Packing Checklist

Develop a master packing list that you can use for all of your trips. From necessity, you are probably a master at being prepared for any situation or emergency, but everyone needs a checklist when they are packing in the midst of the busyness of every day.


Pack a variety and pack extra. You needn't pack every article of clothing that your child owns, especially if you will have access to a washer and dryer, but you should, however, be prepared for temperature changes. Layers of clothing work well during the seasons when temperatures are unpredictable.

  • Pants

  • Shirts

  • Underwear

  • Socks

  • Shoes

  • Pajamas

  • Jacket or sweater

  • Umbrella

  • Blanket and pillow

  • Coat, hat, gloves, and boots (for cold weather)

  • Bibs (for infants or children with exceptional feeding needs)

You should also be prepared for spills and accidents. Even if you travel light and Grandma's washer is waiting to be used, you will want to include clothing changes.


You may be looking forward to catching up on old times with your college roommate, or you might be looking forward to sleeping in and enjoying some of Mom's great home cooking. Although your child might share your excitement for the trip, he will need some activities to pass the time or at least fill in the gaps.

  • Small manipulative toys

  • Books for independent reading and for reading with a parent

  • Crayons and coloring books or paper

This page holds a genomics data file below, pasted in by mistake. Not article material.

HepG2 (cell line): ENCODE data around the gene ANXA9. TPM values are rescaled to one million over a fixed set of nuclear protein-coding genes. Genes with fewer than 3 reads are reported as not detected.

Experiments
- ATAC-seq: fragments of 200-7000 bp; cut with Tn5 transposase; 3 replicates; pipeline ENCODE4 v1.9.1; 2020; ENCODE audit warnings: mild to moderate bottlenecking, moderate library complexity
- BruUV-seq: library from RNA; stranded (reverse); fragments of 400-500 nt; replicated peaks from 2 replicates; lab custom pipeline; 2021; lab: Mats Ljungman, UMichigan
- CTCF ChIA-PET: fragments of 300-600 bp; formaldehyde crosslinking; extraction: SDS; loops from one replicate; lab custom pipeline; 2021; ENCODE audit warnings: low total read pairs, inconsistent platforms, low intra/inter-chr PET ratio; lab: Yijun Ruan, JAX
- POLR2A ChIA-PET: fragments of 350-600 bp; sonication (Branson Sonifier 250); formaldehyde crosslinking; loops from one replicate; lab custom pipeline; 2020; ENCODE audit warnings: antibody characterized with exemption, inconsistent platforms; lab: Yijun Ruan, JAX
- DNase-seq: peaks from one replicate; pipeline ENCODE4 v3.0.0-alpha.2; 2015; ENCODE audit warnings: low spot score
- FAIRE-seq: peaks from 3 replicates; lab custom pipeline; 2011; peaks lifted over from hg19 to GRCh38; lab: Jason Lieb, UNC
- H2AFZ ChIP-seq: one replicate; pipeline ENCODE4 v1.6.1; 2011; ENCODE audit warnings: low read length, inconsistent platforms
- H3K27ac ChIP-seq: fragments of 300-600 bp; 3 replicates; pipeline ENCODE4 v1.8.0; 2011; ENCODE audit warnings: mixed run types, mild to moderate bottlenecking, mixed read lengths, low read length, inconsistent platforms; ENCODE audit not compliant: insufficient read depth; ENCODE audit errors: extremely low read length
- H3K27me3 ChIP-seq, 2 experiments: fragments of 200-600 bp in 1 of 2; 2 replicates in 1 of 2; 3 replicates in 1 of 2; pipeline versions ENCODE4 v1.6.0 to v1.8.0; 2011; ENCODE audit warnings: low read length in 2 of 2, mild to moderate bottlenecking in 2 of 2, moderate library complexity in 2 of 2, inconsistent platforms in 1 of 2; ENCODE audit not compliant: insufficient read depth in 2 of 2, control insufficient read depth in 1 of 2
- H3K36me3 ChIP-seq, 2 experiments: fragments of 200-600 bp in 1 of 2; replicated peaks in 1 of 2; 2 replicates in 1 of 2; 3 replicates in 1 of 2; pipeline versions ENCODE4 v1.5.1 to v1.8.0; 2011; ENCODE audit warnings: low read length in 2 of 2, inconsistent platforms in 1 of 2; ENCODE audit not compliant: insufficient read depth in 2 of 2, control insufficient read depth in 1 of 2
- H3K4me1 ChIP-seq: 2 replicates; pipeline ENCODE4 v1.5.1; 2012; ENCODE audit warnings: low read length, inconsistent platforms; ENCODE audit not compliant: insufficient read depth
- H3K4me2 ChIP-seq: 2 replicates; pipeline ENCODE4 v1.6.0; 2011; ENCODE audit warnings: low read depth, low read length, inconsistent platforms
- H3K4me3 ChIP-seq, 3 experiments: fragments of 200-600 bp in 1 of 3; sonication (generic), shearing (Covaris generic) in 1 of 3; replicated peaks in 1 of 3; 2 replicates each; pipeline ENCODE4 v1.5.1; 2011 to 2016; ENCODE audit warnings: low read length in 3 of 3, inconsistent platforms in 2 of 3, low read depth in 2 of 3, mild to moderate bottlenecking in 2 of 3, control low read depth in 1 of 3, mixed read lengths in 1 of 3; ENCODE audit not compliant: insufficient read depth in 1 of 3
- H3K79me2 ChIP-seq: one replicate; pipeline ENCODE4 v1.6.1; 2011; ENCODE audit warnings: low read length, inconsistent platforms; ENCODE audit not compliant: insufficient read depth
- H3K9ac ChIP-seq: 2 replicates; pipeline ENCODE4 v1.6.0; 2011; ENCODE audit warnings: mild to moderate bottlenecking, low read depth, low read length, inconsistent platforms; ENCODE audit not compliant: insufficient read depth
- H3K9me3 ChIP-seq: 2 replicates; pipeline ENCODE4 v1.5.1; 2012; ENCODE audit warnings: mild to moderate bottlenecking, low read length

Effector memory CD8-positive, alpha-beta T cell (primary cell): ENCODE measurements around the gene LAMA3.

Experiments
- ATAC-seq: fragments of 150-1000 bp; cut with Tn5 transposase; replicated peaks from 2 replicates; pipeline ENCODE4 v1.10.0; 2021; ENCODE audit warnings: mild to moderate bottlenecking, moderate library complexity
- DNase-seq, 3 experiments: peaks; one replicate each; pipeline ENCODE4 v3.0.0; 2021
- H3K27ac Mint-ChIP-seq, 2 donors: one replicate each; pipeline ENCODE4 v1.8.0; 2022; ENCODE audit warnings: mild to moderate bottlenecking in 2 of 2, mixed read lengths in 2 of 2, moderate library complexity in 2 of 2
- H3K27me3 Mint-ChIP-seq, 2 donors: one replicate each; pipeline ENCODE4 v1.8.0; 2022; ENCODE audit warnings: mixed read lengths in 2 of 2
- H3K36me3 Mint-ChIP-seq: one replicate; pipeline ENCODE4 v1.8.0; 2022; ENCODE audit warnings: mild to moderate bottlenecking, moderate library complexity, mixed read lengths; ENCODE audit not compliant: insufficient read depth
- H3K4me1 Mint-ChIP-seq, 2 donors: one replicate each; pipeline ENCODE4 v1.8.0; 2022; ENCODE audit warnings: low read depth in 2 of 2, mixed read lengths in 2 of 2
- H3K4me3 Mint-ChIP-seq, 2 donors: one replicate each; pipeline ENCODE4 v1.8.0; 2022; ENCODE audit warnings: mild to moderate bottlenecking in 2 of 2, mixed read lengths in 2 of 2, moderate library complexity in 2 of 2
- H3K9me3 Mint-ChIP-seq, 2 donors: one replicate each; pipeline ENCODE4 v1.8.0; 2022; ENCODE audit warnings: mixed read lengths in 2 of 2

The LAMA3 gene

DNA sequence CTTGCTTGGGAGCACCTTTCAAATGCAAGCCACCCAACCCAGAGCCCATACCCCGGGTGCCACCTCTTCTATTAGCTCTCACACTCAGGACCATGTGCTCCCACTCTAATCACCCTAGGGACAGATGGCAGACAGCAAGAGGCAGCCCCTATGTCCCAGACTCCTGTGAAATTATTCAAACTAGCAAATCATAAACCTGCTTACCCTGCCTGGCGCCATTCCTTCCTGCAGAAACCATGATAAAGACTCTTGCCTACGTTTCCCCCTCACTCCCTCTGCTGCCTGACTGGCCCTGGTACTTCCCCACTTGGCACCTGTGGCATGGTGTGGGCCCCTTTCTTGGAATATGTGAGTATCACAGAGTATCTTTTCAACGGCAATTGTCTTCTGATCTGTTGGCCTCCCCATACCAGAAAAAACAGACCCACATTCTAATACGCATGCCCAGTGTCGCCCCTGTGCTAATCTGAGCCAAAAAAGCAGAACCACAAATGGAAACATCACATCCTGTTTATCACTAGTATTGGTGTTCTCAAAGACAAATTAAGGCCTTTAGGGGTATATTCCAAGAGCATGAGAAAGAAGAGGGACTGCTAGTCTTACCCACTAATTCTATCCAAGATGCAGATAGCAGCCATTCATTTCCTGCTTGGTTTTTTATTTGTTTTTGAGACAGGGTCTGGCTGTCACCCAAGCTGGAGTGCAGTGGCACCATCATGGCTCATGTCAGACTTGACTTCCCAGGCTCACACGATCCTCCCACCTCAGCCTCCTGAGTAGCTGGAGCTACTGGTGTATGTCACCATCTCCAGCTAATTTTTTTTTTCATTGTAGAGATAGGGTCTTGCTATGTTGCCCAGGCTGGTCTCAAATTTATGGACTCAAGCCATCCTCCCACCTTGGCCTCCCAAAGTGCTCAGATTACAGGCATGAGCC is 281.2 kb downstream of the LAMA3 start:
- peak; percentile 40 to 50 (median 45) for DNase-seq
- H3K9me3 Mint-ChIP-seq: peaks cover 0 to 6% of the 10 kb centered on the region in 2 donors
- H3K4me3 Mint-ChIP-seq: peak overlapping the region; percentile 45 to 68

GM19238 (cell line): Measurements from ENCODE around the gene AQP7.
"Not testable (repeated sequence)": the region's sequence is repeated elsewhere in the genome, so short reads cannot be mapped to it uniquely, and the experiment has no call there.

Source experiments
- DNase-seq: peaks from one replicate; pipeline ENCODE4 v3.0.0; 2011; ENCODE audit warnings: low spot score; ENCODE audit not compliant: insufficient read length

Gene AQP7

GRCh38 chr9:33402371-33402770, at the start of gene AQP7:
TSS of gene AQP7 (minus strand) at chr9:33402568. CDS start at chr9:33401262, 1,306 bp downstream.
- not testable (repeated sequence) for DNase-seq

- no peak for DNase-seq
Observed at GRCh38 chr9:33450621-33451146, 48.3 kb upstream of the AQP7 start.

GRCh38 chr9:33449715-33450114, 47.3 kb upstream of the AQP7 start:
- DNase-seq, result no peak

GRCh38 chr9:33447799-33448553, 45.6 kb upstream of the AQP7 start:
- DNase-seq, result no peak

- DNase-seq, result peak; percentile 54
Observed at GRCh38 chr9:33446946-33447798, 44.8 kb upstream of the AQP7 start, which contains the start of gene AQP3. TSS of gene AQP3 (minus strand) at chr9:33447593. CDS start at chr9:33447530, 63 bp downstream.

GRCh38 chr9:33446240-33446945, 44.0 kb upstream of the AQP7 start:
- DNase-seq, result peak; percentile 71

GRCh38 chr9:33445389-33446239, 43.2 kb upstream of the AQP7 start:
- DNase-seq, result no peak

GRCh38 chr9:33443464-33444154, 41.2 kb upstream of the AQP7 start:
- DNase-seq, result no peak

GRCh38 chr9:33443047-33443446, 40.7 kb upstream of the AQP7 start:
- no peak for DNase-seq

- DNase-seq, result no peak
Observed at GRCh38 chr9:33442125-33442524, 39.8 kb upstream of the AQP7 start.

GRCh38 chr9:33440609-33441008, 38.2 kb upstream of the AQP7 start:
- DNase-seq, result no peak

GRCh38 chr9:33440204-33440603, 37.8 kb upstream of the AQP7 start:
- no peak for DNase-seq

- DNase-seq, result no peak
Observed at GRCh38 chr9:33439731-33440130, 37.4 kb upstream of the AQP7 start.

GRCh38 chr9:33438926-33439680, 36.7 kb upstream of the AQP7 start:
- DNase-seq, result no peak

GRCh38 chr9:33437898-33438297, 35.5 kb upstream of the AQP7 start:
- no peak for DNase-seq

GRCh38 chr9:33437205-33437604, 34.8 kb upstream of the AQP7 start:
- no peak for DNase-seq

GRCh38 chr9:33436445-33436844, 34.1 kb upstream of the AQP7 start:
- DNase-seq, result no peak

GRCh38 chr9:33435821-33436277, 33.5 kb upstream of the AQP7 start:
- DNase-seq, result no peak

• Paper and pencil for older children

  • Sports equipment

  • DVDs, CDs, video and conventional games, music

Plan which activities you can take that will offer entertainment that's not disruptive. That is not to say that you should park your child in front of a television set for the duration of your visit. However, if he lives to watch a popular cartoon, pack those DVDs to take along for breaks. Your child deserves to relax on the trip as much as you do.

Not every child is “hooked” on DVDs. Some are obsessed with other kinds of technology. Some child love more traditional activities (books, sports, art, cars, or dolls). The idea is to pack some familiar kinds of activities that will pass the time.

Medical Supplies and Special Equipment

Consider whether or not your child will need medical supplies or specialized equipment on the trip. It may seem like this is obvious to include on your packing list, but a complete checklist can prevent scrambling to find a needed item in an unfamiliar area.

  • Orthopedic equipment

  • Feeding equipment

  • Oxygen (if needed)

  • Emergency contact information: doctors, pharmacies, relatives

  • Emergency information for the destination: hospitals and pharmacies

  • General medical supplies: sunscreen, lotion for sunburn, vitamins, antiseptic, bandages, pain relievers, thermometer

As you travel, make revisions to your packing lists. When preparing for future trips, you will be able to tell quickly whether or not you remembered everything.

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